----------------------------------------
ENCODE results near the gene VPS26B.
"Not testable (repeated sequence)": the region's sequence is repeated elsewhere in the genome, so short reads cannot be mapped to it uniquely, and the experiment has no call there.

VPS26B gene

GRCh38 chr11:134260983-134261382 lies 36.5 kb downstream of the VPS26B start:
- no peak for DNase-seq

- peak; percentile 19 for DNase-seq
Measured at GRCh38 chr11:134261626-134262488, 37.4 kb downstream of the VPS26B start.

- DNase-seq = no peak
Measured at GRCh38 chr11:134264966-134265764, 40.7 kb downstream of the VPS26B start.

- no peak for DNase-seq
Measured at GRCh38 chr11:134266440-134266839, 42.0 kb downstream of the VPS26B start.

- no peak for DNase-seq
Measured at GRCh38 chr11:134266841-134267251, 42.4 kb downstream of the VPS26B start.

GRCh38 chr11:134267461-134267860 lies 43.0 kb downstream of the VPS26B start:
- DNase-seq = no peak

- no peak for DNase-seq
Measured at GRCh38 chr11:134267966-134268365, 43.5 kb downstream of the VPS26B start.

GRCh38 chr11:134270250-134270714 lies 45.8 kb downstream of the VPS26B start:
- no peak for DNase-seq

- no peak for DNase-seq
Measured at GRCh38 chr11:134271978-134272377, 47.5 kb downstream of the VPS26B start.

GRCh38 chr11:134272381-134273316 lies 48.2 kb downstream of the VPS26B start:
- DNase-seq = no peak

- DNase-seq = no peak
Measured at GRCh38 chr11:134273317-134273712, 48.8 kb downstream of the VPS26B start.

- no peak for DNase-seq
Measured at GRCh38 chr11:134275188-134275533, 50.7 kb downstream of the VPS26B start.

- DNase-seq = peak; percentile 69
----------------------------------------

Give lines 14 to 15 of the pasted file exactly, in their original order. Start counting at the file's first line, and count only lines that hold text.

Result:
GRCh38 chr11:134267461-134267860 lies 43.0 kb downstream of the VPS26B start:
- DNase-seq = no peak